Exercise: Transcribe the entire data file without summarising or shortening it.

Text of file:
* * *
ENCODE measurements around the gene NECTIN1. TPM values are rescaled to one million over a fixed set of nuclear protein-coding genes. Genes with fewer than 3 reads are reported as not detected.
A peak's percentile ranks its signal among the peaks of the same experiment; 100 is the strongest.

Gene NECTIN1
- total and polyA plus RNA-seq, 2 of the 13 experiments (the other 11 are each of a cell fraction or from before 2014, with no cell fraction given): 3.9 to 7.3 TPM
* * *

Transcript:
ENCODE measurements around the gene NECTIN1. TPM values are rescaled to one million over a fixed set of nuclear protein-coding genes. Genes with fewer than 3 reads are reported as not detected.
A peak's percentile ranks its signal among the peaks of the same experiment; 100 is the strongest.

Gene NECTIN1
- total and polyA plus RNA-seq, 2 of the 13 experiments (the other 11 are each of a cell fraction or from before 2014, with no cell fraction given): 3.9 to 7.3 TPM